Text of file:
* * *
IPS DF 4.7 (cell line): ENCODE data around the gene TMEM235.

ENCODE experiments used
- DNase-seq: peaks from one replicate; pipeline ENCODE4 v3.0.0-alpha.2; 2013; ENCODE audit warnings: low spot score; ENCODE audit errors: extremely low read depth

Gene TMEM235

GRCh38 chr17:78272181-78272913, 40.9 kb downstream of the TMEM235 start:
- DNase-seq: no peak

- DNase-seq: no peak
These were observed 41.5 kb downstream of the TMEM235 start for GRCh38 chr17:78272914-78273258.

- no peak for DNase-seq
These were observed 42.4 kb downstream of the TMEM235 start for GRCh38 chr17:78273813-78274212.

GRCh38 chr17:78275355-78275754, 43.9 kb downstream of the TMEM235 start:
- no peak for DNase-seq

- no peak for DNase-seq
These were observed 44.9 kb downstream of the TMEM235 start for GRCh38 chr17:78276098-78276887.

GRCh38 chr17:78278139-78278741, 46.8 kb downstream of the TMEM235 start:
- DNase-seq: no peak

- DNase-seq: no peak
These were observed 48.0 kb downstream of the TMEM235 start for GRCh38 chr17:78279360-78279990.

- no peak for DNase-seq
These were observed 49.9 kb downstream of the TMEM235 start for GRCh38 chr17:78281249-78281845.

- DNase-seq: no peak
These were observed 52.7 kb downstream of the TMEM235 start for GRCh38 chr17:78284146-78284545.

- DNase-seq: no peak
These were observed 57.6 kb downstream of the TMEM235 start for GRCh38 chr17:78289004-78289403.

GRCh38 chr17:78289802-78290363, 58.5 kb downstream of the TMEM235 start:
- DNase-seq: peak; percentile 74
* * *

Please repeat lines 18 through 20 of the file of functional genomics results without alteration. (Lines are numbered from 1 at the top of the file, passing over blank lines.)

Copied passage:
These were observed 48.0 kb downstream of the TMEM235 start for GRCh38 chr17:78279360-78279990.

- no peak for DNase-seq
These were observed 49.9 kb downstream of the TMEM235 start for GRCh38 chr17:78281249-78281845.